Many commentators are critical of ‘schedule padding’ – the tendency for flights to be scheduled for much more time today than they used to be years ago. I’ve pushed back on the notion, suggesting that this is just realism rather than sandbagging. They aren’t just trying to hit numbers as much as realizing that congested airports and airspace means it really does take longer to get from one place to another especially in the Northeastern U.S.
At the same time airlines do pad schedules. United certainly started doing a few years ago, in order to better meet customer expectations. Even if an aircraft is late on the inbound, it can catch up when the next flight is given longer than it actually takes to fly between two cities – and when things do operate smoothly customers get in early. They’re delivering on promises better, even if flights ostensibly ‘take longer’.
Another example of schedule padding – this time more for the airline’s own operational convenience rather than customers’ – is American’s 5:30 a.m. Saturday morning Dallas Fort-Worth – LaGuardia flight.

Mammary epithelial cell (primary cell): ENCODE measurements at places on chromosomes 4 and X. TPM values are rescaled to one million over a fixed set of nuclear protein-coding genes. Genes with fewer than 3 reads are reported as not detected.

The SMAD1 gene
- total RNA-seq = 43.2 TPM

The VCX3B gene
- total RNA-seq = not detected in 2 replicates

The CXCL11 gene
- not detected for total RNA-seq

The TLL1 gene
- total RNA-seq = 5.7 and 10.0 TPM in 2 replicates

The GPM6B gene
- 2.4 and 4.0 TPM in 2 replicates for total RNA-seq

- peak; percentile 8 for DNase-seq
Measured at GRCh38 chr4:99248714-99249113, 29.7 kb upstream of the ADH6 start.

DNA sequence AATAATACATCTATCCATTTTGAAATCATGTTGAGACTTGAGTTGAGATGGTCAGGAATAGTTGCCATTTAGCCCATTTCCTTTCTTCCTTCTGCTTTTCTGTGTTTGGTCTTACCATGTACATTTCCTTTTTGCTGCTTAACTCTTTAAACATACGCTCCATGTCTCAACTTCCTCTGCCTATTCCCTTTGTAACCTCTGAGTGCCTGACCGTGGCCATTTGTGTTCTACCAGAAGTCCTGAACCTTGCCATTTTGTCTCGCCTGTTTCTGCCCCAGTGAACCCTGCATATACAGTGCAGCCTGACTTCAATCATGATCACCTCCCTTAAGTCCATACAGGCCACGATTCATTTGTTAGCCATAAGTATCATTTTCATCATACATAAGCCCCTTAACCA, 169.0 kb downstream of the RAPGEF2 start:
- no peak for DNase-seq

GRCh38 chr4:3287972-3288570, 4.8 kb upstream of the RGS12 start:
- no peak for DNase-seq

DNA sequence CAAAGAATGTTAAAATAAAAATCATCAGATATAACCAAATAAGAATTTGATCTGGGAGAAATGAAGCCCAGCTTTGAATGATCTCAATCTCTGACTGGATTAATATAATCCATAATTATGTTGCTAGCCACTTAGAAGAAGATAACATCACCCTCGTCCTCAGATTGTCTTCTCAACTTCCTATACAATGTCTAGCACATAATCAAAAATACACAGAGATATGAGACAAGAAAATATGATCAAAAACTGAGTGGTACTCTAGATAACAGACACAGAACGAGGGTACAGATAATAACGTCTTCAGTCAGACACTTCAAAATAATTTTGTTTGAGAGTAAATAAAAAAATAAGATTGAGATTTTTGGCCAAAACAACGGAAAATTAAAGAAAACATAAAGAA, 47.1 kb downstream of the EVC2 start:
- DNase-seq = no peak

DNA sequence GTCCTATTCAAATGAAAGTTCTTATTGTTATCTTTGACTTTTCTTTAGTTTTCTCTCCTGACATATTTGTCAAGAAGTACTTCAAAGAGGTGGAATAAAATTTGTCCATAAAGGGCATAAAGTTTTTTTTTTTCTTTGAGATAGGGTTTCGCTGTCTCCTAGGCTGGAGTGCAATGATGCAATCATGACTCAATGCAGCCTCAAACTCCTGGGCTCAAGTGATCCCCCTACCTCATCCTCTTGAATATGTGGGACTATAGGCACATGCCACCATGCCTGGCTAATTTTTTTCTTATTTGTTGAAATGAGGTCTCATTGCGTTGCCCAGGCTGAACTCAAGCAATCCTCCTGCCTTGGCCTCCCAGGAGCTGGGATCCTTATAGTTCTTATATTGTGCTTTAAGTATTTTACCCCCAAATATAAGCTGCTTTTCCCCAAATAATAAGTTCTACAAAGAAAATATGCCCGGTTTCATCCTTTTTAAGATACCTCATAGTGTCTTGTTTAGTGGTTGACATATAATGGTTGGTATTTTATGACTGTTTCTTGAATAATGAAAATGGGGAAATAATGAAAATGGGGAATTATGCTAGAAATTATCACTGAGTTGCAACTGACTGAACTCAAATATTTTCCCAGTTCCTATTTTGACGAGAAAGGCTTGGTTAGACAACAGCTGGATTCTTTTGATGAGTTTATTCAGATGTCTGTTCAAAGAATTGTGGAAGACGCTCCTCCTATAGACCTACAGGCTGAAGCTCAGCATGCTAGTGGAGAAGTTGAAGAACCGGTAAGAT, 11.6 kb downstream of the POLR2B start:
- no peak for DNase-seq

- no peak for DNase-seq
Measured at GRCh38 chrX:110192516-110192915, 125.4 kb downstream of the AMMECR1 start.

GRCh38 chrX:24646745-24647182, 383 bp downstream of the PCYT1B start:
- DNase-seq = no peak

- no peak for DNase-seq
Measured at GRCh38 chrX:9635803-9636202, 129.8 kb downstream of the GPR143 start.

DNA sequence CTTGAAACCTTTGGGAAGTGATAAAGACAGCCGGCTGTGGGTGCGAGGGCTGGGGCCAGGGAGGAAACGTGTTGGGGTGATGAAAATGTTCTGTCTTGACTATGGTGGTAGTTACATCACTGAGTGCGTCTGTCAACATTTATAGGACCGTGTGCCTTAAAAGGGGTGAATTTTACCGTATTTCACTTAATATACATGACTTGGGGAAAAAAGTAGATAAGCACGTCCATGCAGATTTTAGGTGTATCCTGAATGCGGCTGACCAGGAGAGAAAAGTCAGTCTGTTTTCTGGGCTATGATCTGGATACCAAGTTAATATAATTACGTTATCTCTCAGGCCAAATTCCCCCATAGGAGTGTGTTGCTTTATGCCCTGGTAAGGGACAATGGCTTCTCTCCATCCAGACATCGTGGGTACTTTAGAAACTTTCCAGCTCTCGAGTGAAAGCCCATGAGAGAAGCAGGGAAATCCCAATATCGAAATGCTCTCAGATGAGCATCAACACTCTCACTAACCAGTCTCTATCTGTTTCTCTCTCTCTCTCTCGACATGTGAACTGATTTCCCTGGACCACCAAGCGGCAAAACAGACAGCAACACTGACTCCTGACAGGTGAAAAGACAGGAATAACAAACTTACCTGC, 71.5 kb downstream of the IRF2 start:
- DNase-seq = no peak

In fact, American has two flights scheduled to depart before the 6 a.m. curfew lists:
- AA1597 is scheduled to depart New York LaGuardia at 5:30am for Dallas
- AA4645 is scheduled to depart New York LaGuardia at 5:45am to Columbus
As far as I can tell only American schedules LaGuardia departures before 6 a.m. While it’s desirable to get out ahead of other airlines to be first in the departure queue at the crowded airport, those flights push back and… wait. It’s unclear to me the benefit of pushing back more than 5 and 10 minutes early.
However American Airlines spokesperson Justin Franco tells me,
We set these departure times for mainly two reasons. The first one is ensure that once the curfew expires we are at the top of the queue for runway departure. The second is to help the flow into and out of the alley for the gates – it’s already tightly shared space. If all aircraft were set to push back at the same time, it wouldn’t work out very well.
For over four years I’ve been writing about how American Airlines boards prior to scheduled time, and updates flight delays too late even when it is absolutely obvious a flight will be delayed. In both instances this is prioritizing operational focus over customers.
The airline’s focus on exact on-time departures (D0) even without enough gate resources or operational coordination to meet the goal and other standard predeparture procedures (like proper catering and processing upgrades) is something American’s CEO says customers want.